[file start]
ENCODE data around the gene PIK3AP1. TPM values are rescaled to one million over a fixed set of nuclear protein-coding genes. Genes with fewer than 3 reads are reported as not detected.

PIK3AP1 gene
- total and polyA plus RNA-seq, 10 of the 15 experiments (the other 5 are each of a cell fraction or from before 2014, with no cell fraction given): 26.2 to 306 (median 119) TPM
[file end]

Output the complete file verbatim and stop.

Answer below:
ENCODE data around the gene PIK3AP1. TPM values are rescaled to one million over a fixed set of nuclear protein-coding genes. Genes with fewer than 3 reads are reported as not detected.

PIK3AP1 gene
- total and polyA plus RNA-seq, 10 of the 15 experiments (the other 5 are each of a cell fraction or from before 2014, with no cell fraction given): 26.2 to 306 (median 119) TPM